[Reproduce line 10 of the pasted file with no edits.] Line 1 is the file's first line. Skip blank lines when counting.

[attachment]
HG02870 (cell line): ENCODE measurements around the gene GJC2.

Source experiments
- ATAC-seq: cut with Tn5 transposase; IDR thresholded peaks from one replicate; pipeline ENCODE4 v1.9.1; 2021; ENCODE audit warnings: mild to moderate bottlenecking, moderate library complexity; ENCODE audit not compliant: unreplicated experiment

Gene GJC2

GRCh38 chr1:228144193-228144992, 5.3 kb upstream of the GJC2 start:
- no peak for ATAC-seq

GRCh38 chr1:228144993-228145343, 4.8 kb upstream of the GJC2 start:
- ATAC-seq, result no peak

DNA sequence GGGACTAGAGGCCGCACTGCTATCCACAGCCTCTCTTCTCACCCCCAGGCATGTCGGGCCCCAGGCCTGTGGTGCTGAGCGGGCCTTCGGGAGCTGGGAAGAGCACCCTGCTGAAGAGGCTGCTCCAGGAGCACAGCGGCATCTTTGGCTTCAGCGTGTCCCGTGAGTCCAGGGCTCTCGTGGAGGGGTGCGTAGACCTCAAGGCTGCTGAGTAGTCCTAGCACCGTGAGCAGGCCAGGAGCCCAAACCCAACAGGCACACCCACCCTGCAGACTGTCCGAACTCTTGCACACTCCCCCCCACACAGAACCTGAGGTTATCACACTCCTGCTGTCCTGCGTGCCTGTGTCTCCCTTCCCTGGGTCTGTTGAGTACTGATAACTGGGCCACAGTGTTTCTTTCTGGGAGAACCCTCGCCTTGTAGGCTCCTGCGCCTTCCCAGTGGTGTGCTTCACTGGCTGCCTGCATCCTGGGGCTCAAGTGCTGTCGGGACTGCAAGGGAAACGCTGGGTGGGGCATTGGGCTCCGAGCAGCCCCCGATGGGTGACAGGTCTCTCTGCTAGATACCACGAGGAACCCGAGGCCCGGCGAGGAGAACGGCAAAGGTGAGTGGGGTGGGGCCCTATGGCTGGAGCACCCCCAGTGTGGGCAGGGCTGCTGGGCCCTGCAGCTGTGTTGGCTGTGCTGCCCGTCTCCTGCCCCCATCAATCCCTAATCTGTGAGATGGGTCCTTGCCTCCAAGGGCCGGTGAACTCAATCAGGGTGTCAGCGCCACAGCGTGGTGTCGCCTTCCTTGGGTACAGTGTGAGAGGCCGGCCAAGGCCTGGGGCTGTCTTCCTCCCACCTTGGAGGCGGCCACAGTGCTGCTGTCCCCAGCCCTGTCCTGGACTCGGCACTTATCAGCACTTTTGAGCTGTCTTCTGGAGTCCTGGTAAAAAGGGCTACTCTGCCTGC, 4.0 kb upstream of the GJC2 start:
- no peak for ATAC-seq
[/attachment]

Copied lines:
- no peak for ATAC-seq